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Jeffrey D. Allred, Deseret News
HUD Secretary Shaun Donovan speaks after a walking tour of downtown at the Rio Grande Station in Salt Lake City Wednesday, June 1, 2011. Other participants included Salt Lake Chamber's Natalie Gochnour, left, Lt. Gov. Greg Bell, Salt Lake County Mayor Peter Corroon, Salt Lake City Mayor Ralph Becker and Envision Utah Chairman Robert Grow, right.

SALT LAKE CITY — He's no stranger to housing, but U.S. Secretary of Housing and Urban Development Shaun Donovan wasn't in town to check out our digs.

After signing over a $5 million grant in October — one of the largest sums doled out for regional development in the country — he wanted to see what the city plans to do with the money.

Wednesday's explanation included a walking tour of the 200 S. 500 West block, between Utah Transit Authority's Intermodal Hub and the historic Rio Grande building. It's a spot that Salt Lake Mayor Ralph Becker said used to be "a really derelict, downtrodden piece of our city" and will soon be "transformed into a new and much more healthier, walkable, livable community."

"I imagine the secretary usually comes to places where there are sparkling, new things to celebrate, but in the true tradition of how we go about building our communities, what we've really shown him is an area that is primed for remarkable redevelopment in our city," he said.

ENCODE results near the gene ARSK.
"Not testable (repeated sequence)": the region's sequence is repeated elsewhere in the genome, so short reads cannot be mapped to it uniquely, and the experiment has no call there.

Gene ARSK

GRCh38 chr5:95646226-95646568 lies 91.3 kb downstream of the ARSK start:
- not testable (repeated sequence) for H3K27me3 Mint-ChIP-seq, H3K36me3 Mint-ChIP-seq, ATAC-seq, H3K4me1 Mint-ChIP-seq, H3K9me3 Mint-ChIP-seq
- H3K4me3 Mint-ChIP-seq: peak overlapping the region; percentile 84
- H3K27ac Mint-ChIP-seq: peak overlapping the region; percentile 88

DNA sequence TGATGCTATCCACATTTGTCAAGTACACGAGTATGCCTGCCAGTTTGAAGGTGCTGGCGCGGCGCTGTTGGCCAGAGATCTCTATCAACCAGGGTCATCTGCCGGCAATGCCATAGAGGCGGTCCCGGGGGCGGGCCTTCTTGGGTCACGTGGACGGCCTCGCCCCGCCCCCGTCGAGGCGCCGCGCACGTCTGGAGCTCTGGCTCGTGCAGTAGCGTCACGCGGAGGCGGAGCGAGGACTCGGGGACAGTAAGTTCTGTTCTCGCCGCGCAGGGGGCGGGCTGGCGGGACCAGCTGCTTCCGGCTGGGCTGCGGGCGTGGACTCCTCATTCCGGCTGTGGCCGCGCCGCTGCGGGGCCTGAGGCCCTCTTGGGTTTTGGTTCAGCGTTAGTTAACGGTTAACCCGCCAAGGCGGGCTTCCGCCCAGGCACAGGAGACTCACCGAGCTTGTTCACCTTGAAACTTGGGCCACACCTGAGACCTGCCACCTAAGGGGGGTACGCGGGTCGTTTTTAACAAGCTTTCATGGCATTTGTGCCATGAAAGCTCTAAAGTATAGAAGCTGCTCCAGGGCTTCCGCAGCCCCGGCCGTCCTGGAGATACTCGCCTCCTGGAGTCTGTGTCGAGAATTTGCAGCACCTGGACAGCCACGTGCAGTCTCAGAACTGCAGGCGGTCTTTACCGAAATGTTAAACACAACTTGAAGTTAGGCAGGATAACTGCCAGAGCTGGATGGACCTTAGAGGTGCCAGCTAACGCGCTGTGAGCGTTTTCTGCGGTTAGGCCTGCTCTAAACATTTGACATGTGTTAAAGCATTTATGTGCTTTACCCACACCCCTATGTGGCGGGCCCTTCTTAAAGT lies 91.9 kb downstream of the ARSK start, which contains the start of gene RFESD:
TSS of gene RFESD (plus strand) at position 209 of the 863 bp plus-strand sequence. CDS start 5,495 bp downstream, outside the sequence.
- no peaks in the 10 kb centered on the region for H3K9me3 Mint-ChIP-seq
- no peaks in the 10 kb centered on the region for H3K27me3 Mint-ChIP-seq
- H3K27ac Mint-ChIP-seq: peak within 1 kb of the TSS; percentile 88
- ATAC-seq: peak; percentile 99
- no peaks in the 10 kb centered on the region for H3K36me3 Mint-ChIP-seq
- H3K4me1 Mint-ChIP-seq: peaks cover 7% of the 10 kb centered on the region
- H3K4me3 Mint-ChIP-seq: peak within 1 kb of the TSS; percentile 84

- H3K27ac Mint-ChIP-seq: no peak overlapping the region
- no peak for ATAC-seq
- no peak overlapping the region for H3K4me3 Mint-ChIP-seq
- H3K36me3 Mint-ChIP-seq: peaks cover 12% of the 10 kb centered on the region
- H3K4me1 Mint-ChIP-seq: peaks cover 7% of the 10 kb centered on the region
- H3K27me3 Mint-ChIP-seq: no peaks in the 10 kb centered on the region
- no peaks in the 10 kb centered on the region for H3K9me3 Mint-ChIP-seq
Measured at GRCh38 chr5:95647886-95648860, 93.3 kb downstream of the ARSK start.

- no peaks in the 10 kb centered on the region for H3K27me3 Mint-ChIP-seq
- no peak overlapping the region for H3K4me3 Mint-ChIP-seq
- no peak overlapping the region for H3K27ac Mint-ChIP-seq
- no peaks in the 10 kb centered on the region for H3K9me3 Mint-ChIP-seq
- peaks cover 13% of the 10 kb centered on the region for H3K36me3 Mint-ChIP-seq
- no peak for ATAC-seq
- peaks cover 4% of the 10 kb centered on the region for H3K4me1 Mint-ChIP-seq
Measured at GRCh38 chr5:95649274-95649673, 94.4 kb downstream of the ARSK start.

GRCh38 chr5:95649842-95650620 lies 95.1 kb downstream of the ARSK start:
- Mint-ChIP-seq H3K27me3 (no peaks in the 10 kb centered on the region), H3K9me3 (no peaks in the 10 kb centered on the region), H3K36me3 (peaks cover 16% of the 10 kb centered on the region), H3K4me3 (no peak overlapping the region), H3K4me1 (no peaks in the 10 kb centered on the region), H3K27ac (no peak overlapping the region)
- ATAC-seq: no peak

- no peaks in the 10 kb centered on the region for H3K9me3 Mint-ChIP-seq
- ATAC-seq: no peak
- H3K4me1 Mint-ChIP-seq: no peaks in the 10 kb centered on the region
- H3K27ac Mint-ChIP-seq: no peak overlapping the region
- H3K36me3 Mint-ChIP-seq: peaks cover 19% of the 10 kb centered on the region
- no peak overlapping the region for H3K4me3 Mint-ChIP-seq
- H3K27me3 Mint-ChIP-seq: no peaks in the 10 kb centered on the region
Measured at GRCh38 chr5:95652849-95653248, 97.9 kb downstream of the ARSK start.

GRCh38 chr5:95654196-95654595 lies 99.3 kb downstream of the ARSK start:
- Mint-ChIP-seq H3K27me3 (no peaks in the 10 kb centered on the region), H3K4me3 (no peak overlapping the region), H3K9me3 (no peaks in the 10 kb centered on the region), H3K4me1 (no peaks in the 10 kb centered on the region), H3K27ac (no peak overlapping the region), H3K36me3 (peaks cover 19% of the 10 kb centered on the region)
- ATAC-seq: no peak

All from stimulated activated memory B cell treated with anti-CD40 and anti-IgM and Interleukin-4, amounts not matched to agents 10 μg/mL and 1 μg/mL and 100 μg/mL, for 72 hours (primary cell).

Plans have it bustling with affordable housing, various shops and meticulously designed public spaces.

"All of you … have forged a partnership that has turned this community into a national model of what connecting families to housing, and more broadly, to opportunity, is needed if we are going to — as the president likes to say — win the future in the United States of America," Donovan said.

"I saw with my own eyes how the $5 million we are investing in this ground-up, grass-roots process is going to help link affordable housing to jobs, to transportation," and generate economic growth, he said.

He praised what's being done in Salt Lake and surrounding areas to provide more housing and transportation choices and save future infrastructure costs.

"Communities like Salt Lake City won't just be a part of winning the future, you'll be driving that kind of change all across this country," Donovan said.

The Wasatch Choice for 2040, a four-county land use and transportation vision, set in motion by public/private partnership Envision Utah, has six site plans already at work — including the Rio Grande area — showcasing different community types that are all served by various modes of transportation.

Envision Utah Chairman Robert Grow said the "impressive transit system already in place can and will be the catalyst" for development that will serve the expected 1.4 million additional people who will live and work along the Wasatch Front by 2040.

The hope is that by providing examples of functional communities, others throughout the state will follow.

Planning for the future growth, Grow said, will help to reduce traffic congestion, improve air quality, use less water and energy, protect critical lands and preserve the character of existing communities.

"Most importantly, we will adapt to changing consumer preferences over time so that all Utahns will be able to live the way they want to in the future," he said. "It is the hope and dream of every Utahn to have a safe and secure place to live and raise their families, a decent home that they can afford, in a good neighborhood."

E-mail: wleonard@desnews.com Twitter: wendyleonards